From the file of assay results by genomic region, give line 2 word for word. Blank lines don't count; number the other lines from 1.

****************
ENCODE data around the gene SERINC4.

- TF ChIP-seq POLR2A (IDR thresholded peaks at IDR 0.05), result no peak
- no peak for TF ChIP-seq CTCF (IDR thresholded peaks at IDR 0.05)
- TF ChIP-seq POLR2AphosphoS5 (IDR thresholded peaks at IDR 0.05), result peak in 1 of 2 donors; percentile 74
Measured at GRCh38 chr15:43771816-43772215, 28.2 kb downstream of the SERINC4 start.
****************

- TF ChIP-seq POLR2A (IDR thresholded peaks at IDR 0.05), result no peak